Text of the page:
When it comes to AR-15 mags, which is better, metal or polymer? Objectively speaking, both have their strong points—and the same is true for their weaknesses. But did you know that with Lancer mags, you really can have the best of both worlds? Let’s take a look at the benefits and disadvantages of metal and polymer AR-15 magazines, and then we’ll see how Lancer created a hybrid that offers the best of both worlds.
When the AR-15 was invented in 1956 by Eugene Stoner, the AR-15 quickly gained acceptance in both the military and civilian sectors, with unbridled growth in popularity in the 60+ years since its inception. For a little historical perspective, that was the same year that IBM released its first computer with a hard drive, Elvis released his first hit “Heartbreak Hotel,” and Charlton Heston starred in the epic film The Ten Commandments.
The first magazines to be made for the Armalite-15 were 20-round aluminum magazines with a waffle pattern stamped into the walls.
As the years passed, magazine manufacturers produced various aluminum and steel AR-15 mags, most replacing the waffle pattern with longitudinal grooves, and an increase in standard capacity to 30-rounds.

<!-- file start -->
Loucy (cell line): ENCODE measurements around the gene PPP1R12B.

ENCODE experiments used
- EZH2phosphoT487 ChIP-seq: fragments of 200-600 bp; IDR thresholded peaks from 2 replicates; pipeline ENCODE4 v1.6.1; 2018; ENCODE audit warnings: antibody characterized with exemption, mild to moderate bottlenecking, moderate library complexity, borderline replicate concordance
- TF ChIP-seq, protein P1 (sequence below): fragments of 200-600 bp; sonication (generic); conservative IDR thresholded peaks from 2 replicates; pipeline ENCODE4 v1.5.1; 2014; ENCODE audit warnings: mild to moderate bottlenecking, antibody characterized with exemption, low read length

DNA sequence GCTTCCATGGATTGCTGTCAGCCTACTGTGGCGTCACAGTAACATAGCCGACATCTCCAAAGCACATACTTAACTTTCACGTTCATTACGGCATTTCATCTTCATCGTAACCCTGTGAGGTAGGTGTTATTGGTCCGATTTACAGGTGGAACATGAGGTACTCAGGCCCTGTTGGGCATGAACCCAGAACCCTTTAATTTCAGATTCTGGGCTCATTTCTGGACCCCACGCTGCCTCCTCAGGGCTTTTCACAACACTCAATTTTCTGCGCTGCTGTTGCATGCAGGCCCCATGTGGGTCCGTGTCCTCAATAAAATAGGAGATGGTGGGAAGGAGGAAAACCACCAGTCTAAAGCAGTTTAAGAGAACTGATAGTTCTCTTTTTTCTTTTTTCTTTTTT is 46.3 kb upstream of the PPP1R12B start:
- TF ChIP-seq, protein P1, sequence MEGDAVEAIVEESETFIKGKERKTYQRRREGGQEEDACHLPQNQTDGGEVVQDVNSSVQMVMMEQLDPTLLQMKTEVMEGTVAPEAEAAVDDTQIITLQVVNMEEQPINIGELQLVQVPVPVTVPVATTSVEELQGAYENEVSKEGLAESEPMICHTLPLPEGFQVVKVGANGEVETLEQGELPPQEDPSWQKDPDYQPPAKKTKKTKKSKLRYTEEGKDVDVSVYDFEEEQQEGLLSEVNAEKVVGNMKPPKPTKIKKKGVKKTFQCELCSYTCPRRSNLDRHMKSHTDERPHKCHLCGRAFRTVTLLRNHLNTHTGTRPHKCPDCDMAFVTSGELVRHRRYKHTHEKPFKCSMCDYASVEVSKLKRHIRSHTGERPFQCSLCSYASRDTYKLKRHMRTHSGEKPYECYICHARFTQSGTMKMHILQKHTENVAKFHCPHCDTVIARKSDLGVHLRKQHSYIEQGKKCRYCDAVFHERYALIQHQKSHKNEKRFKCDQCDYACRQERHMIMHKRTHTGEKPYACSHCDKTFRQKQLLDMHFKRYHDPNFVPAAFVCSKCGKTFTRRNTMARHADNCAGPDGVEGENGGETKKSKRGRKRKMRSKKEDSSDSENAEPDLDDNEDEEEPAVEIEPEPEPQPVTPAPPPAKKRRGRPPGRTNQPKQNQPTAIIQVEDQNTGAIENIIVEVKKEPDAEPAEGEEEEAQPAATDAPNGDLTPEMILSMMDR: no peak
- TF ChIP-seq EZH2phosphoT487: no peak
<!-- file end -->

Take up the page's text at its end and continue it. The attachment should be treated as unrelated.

During those decades that metal dominated the AR-15 magazine market, they were known for longevity and user-serviceability. As James Grant points out in his AR-15 Magazine Guide, Part 3: “Metal magazines… almost never crack, but they can dent fairly easily. If they become dented, this can affect their ability to either properly lock up inside the host rifle, or to reliability feed rounds. This is more the case with aluminum magazines than steel ones. Thankfully when this occurs with either, the shooter can normally fix the mags by simply disassembling the mag, and bending the dents out.”
Interestingly, polymer magazines have been around since the sixties, but it wasn’t until Magpul came on the scene with PMAGS in 2007 that polymer became the new darling of magazine construction. Incidentally, 2007 was the same year that Steve Jobs came out with the iPhone, Nancy Pelosi became Speaker of the House, and we saw the beginnings of the Great Recession.